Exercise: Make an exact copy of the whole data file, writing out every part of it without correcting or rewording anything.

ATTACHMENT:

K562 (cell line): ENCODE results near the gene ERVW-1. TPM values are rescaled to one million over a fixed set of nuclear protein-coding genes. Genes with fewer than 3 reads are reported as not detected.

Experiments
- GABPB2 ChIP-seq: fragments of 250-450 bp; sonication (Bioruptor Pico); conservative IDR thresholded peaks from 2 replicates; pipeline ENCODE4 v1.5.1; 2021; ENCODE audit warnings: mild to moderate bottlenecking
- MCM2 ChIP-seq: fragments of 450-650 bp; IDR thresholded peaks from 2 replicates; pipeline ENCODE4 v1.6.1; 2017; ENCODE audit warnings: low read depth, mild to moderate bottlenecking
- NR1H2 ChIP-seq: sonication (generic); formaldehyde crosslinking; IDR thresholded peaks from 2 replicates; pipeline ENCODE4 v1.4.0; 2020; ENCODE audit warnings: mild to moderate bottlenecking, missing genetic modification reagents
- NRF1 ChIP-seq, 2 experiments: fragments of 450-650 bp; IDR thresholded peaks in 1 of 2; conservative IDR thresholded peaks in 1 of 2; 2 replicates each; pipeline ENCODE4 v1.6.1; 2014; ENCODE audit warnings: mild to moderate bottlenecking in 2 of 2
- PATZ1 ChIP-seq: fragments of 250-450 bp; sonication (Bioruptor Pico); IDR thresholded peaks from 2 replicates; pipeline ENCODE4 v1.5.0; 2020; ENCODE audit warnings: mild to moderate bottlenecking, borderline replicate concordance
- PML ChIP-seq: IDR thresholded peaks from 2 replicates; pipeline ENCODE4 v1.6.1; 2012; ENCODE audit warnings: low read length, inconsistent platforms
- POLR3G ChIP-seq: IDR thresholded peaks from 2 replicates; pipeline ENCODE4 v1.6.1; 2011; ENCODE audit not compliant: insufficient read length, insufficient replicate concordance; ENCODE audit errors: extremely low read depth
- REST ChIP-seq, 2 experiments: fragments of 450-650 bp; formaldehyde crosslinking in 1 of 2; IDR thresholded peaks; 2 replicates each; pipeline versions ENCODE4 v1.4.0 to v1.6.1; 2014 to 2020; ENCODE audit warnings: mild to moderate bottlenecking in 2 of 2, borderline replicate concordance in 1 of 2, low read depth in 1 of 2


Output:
K562 (cell line): ENCODE results near the gene ERVW-1. TPM values are rescaled to one million over a fixed set of nuclear protein-coding genes. Genes with fewer than 3 reads are reported as not detected.

Experiments
- GABPB2 ChIP-seq: fragments of 250-450 bp; sonication (Bioruptor Pico); conservative IDR thresholded peaks from 2 replicates; pipeline ENCODE4 v1.5.1; 2021; ENCODE audit warnings: mild to moderate bottlenecking
- MCM2 ChIP-seq: fragments of 450-650 bp; IDR thresholded peaks from 2 replicates; pipeline ENCODE4 v1.6.1; 2017; ENCODE audit warnings: low read depth, mild to moderate bottlenecking
- NR1H2 ChIP-seq: sonication (generic); formaldehyde crosslinking; IDR thresholded peaks from 2 replicates; pipeline ENCODE4 v1.4.0; 2020; ENCODE audit warnings: mild to moderate bottlenecking, missing genetic modification reagents
- NRF1 ChIP-seq, 2 experiments: fragments of 450-650 bp; IDR thresholded peaks in 1 of 2; conservative IDR thresholded peaks in 1 of 2; 2 replicates each; pipeline ENCODE4 v1.6.1; 2014; ENCODE audit warnings: mild to moderate bottlenecking in 2 of 2
- PATZ1 ChIP-seq: fragments of 250-450 bp; sonication (Bioruptor Pico); IDR thresholded peaks from 2 replicates; pipeline ENCODE4 v1.5.0; 2020; ENCODE audit warnings: mild to moderate bottlenecking, borderline replicate concordance
- PML ChIP-seq: IDR thresholded peaks from 2 replicates; pipeline ENCODE4 v1.6.1; 2012; ENCODE audit warnings: low read length, inconsistent platforms
- POLR3G ChIP-seq: IDR thresholded peaks from 2 replicates; pipeline ENCODE4 v1.6.1; 2011; ENCODE audit not compliant: insufficient read length, insufficient replicate concordance; ENCODE audit errors: extremely low read depth
- REST ChIP-seq, 2 experiments: fragments of 450-650 bp; formaldehyde crosslinking in 1 of 2; IDR thresholded peaks; 2 replicates each; pipeline versions ENCODE4 v1.4.0 to v1.6.1; 2014 to 2020; ENCODE audit warnings: mild to moderate bottlenecking in 2 of 2, borderline replicate concordance in 1 of 2, low read depth in 1 of 2